A young man realizes he cannot deny his traumatized past any longer and copes with his world crumbling around him.
Directed By: Kenneth Guertin
Starring: Jackson Kuehn, Mary Elizabeth Boylan, Chad Bishop
Antisocial Behavior boasts a premise of considerable proportion. One man’s inner emotional and psychological struggles begin to eclipse into his daily life. While mental illness is a relatively common social issue, one cannot deny its potentially horrific ramifications. Director Kenneth Guertin has done a brilliant job of creating a project that will impact a mass audience on a very personal level.
The interpersonal relationship between twenty something roommates Joe (Jackson Kuehn) and Scott (Chad Bishop) is endearing. It’s equally entertaining to witness the lengths Scott will go to, to make Joe happy and more socially adjusted. Joe’s perpetual resistance to attending social functions or getting out there as his pal would say is a conflict many of us know all too well. Within minutes the film’s plot reaches us in a very intimate way. We may squirm at watching Joe’s unease but silently, subconsciously root him on in his quest to fitting in.
When they finally attend a house party together Joe’s prophetic visions of brutalizing his adversaries is terrifying, jump out of your seat horror. Many of us fantasize about similar episodes. It can be therapeutic or dangerously cathartic. The superego within our subconscious is what separates us from the animal kingdom. Rational though ordinarily prevails with the ability to cypher through consequence and circumstance. Joe’s performance enables the audience to see just how easy it can be to lose self-control. For these variables alone, Antisocial Behaviour comes across as a frighteningly realistic scare feast.
The setting and environment of the house party is an effective one. Most of the audience will be able to identify with either the constant introvert or happy go lucky extravert. We’re privy to some comedic relief, as the film eases up on the tension mercury steadily rising. Joe eases the high stress environment by sitting alone in a corner, reading a book and ultimately napping on an open sofa. These were precisely the things Scott warned him not to do creating a humorous atmosphere that is most welcome under the conditions.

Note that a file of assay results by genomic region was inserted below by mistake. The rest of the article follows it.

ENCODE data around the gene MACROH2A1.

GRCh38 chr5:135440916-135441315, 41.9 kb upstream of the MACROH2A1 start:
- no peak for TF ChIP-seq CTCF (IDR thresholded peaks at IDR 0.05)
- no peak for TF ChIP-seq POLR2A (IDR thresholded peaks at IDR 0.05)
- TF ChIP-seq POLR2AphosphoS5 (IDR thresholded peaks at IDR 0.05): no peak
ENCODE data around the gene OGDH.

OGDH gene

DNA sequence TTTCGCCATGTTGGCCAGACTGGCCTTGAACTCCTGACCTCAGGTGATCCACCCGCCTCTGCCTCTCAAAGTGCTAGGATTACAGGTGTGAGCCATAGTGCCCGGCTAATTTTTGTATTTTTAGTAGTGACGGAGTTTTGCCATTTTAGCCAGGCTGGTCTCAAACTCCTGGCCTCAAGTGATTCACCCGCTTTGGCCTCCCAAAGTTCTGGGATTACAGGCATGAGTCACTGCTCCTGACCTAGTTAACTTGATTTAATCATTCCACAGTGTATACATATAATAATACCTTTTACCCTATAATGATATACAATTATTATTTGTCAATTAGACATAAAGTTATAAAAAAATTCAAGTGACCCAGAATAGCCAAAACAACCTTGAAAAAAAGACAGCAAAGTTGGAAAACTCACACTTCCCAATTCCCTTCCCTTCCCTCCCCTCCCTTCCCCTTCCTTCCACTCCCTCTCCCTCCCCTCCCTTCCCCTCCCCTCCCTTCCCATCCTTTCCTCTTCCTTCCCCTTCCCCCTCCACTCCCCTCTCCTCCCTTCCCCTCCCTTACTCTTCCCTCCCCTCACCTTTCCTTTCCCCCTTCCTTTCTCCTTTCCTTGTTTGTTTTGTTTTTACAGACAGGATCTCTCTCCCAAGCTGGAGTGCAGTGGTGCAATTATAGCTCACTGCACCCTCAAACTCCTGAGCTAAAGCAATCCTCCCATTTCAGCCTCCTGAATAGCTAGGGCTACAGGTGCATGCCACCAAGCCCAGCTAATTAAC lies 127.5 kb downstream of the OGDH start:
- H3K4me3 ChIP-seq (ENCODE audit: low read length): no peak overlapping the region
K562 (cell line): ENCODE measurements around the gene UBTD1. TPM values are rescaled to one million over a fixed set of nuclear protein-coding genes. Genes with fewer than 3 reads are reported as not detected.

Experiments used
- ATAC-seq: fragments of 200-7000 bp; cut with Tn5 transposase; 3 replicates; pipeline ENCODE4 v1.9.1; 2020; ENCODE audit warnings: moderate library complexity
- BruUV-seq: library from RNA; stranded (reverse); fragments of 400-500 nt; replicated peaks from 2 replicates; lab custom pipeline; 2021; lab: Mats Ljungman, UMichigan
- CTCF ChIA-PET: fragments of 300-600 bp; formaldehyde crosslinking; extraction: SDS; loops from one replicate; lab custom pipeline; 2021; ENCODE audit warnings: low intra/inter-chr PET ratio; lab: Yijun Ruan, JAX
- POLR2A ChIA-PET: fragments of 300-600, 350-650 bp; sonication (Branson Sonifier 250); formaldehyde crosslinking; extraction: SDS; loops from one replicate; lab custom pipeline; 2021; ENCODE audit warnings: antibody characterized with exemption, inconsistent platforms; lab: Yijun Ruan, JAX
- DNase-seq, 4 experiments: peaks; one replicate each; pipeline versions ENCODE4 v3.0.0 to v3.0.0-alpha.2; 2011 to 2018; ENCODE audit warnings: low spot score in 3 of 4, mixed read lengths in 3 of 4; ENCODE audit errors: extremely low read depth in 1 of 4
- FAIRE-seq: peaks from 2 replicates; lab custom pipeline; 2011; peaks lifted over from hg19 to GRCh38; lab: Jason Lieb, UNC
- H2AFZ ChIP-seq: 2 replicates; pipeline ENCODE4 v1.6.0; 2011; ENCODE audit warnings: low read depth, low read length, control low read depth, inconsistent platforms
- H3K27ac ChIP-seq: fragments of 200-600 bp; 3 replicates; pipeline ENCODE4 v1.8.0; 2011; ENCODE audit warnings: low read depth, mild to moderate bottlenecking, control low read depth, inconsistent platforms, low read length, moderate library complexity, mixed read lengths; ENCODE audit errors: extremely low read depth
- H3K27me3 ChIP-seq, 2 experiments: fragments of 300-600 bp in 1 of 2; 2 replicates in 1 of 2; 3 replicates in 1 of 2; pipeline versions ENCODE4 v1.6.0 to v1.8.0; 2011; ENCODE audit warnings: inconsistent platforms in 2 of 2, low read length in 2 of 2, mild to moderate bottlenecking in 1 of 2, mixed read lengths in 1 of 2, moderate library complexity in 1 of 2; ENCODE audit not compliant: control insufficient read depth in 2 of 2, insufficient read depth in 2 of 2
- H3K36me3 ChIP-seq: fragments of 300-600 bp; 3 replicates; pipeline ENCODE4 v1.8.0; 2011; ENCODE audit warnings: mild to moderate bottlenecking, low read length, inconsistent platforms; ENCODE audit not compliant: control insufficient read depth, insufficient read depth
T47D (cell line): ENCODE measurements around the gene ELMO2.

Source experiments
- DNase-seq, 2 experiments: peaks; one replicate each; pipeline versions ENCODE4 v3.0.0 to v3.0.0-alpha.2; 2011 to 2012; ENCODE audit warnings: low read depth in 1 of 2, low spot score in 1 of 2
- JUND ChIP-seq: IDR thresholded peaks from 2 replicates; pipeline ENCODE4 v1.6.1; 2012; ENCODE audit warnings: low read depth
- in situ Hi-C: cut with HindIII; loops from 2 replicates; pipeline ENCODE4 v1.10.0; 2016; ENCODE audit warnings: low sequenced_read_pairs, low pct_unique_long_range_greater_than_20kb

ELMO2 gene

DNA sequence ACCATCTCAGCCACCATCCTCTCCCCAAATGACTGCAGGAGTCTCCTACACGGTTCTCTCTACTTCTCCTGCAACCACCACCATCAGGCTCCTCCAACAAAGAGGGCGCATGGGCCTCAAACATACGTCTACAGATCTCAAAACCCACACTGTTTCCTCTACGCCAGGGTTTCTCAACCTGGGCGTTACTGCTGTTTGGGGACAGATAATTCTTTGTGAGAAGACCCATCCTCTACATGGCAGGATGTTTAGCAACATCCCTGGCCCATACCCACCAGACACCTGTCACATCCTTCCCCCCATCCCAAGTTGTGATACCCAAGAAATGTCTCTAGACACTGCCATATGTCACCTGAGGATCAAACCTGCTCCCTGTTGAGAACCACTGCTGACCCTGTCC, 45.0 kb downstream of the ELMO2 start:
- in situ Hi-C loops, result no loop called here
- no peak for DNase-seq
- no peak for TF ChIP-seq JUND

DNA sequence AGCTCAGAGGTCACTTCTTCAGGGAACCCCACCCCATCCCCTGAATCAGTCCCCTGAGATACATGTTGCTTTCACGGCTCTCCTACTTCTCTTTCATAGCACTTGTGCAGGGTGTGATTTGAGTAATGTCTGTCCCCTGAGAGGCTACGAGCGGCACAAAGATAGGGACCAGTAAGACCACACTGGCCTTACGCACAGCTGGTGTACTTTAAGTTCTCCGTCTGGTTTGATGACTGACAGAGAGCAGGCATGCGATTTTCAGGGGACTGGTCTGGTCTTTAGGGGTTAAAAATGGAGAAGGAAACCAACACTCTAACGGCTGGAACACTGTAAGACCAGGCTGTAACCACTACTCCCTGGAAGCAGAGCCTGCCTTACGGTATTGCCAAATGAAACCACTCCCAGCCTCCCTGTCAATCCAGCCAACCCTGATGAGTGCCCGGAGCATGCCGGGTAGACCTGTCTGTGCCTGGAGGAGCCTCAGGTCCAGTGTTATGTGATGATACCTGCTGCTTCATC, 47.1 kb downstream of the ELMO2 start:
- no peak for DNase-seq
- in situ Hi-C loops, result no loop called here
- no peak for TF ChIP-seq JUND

The surrealism conveyed during the drinking game was fantastic in execution. It was the sort of stuff enough to make the average viewer’s skin crawl. Distortion and melting of visual images was an innovative way to illustrate a chemical unbalance and mental distress of the next level. Once again director Guertin seems to have a firm concept of creating unease and exploits these techniques in dizzying fashion.
Additional symptomatic episodes arise for poor Joe and present some wretchedly gruesome scenes. For an independent budget the special effects team best utilized their resources in some most memorable footage that will cause many to abandon their popcorn.
Some exposition slows the plot slightly and muddles the pace. We get a glimpse into Joe’s tortured past. Yet a certain aura of mystique is exuded with its elusiveness. A foreshadow of catastrophic levels is unleashed. The key is we do not know when.
The interpersonal struggle and devotion of lead female character Wendy (Mary Elizabeth Boylan) is difficult to buy into a times. One would suspect she would head for the high hills after seeing how unglued Joe can be, especially in a new relationship. Her persistence is relative to the plot however and we cannot help but admire her tenacity. It’s enough to hang in there as the duration unravels to determine the ultimate fate of our protagonists.
Upon the final act some exciting twists and turns to satiate even the most ravenous of suspense fans.
-Four out of five tombstones